Loci harboring genes that contribute to the BMD variation may be considered as quantitative trait loci (QTLs). To identify putative QTLs for such complex traits as BMD with the greater power, it is important to investigate a large number of general, rather than nuclear, pedigrees using nonparametric linkage tests.(18,19) Moreover, accounting for the effects of multiple covariates on total variance of the studied trait may increase both the heritability estimate and the likelihood that QTLs providing relatively small effects on the BMD will be revealed.(20) The purpose of this study was to identify potential genetic determinants of BMD at the hip and spine. We report here a genome-wide linkage screen with BMD at four sites, adjusted for multiple known risk factors, in members of 330 healthy white pedigrees, participants of the Framingham Study cohorts, who were ascertained without prior knowledge of their bone density.
MATERIALS AND METHODS
Subjects eligible for this investigation are drawn from the Framingham Heart Study, which began in 1948 with the primary goal of evaluating risk factors for cardiovascular disease. Participants from the Framingham original cohort, initially aged 28–62 years, have been examined every 2 years since that time. The Framingham Osteoporosis Study, started at biennial examination cycle 20 (1988–1989), involved 1164 surviving original cohort members (448 men and 716 women), aged 68–98 years, nearly all (98%) of whom were white.(21) The Framingham cohort participants follow the same age- and sex-specific population proportions found in the general population of Framingham, MA.(21) Details and descriptions about the Framingham Osteoporosis Study have been reported by Hannan et al.(21,22)
In 1971, the Framingham Offspring Study was initiated with the intent to evaluate the role of genetic factors in the etiology of coronary artery disease and it included a total sample size of 5124 subjects.(23) The offspring cohort is comprised of 71% of all eligible adult offspring of couples from the original Framingham cohort. There were no differences in age, blood pressure, cholesterol, weight, and smoking history between parents whose children volunteered for the offspring cohort versus parents whose offspring did not volunteer. These offspring cohort members also participated in the Framingham Osteoporosis Study at either their examination cycle 6 or 7. Informed consent was obtained from participants of each cohort before entry into the study, which was approved by the Boston University Institutional Review Board for Human Subjects Research.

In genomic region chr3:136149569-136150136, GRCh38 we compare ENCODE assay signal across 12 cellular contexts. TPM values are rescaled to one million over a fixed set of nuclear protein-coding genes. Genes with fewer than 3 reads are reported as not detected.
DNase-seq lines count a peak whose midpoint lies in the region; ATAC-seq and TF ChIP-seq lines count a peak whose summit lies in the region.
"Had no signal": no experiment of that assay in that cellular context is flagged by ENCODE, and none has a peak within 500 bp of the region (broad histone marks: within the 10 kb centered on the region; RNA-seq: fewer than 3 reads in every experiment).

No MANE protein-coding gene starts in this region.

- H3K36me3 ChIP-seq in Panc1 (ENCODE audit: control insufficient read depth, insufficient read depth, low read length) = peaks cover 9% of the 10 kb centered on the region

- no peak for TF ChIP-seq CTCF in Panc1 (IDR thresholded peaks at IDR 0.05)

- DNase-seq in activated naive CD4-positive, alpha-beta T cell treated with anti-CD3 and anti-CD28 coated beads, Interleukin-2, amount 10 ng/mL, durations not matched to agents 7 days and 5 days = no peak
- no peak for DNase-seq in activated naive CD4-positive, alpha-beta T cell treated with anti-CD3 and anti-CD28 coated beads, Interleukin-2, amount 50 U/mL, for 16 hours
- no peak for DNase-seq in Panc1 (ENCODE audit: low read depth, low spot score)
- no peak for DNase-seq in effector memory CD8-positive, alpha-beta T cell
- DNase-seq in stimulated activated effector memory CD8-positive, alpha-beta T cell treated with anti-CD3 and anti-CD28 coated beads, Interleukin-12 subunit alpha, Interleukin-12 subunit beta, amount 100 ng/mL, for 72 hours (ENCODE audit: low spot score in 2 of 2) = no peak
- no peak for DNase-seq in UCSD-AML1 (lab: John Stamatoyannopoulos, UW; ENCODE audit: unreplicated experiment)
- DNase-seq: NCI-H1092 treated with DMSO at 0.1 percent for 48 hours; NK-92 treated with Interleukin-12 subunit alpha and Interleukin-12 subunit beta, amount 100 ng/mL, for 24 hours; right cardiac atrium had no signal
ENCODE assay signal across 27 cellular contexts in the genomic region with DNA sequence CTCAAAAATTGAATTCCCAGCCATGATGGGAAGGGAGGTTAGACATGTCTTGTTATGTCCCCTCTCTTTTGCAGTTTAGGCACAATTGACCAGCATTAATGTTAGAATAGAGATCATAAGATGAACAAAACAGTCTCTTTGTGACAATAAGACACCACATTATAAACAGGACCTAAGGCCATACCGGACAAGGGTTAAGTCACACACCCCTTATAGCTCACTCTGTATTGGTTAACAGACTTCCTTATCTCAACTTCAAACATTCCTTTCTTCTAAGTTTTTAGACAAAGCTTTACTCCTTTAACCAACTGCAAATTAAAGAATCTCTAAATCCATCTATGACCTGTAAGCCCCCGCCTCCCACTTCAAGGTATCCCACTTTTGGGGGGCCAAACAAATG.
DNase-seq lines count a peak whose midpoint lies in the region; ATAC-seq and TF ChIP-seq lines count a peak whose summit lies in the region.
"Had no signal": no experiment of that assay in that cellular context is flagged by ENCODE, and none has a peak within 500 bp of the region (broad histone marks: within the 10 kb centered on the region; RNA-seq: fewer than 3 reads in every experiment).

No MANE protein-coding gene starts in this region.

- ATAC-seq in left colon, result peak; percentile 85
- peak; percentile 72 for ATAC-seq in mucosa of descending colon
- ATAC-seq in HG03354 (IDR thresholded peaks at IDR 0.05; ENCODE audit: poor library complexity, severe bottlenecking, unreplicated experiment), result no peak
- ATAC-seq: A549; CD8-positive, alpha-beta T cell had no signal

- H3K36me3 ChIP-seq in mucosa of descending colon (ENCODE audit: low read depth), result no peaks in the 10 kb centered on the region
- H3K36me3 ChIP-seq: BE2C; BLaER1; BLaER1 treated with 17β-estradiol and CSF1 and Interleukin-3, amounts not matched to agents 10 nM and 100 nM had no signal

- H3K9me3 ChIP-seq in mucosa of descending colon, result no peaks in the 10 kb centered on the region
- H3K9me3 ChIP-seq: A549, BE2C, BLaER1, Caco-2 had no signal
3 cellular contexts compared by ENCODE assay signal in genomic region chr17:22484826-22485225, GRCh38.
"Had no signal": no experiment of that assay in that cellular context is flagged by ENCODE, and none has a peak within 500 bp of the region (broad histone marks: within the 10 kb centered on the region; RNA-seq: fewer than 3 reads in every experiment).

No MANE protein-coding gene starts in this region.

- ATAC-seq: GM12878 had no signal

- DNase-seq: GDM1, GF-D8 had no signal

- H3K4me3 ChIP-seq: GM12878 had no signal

Bone density measurements
Details of the BMD measurements taken in 1988–1989 and in 1992–1993 have been published previously.(21,22) The original cohort participants underwent bone densitometry of lumbar (L2-L4) spine, femoral neck, trochanter, and Ward's area by dual photon absorptiometry using a GE Lunar DP-3 (GE Lunar, Madison, WI, USA) at examination 20 (1988–1989) or by DXA by GE Lunar DPX-L at examination 22 (1992–1993). For the offspring cohort, the GE Lunar DPX-L was used to measure BMD (g/cm2) in 1996–2000. As noted in the original study reporting the Framingham Osteoporosis Study, the CV over 2 years in normals for the DP-3 was 2.6% for the femoral neck, 2.8% for the trochanter, 4.1% for the Ward's area, and 2.2% for the lumbar spine (21); these values are consistent with the CV reported for DP-3 by other researchers. For the DPX-L, CVs were 1.7% (femoral neck), 2.5% (trochanter), 4.1% (Ward's area), and 0.9% (lumbar spine).(22)
To maximize the sample size of the original cohort, we used BMD measurements from examination 22 for 34 original cohort members missing BMDs at examination 20. We previously showed high correlations between dual photon absorptiometry and DXA.(24) However, because of a small but consistent shift in BMD values between the two technologies, femoral BMDs were adjusted for the change in equipment from DP3 to DPX-L technology, using published corrections, based on cross-calibrations of the two instruments using our Framingham Study subjects.(22)
Out of a total of 1702 genotyped individuals from 330 pedigrees with family sizes ranging from 2 to 29 genotyped individuals, 1557 had BMD measurements. The sample with genotyping and BMD measurements (77% offspring members and 23% cohort members) included the following relative pairs: 834 parent-offspring, 279 grandparent-grandchild, 691 sibling and 7 half-sibling, 452 cousin, and 390 avuncular.
Detection of microsatellite markers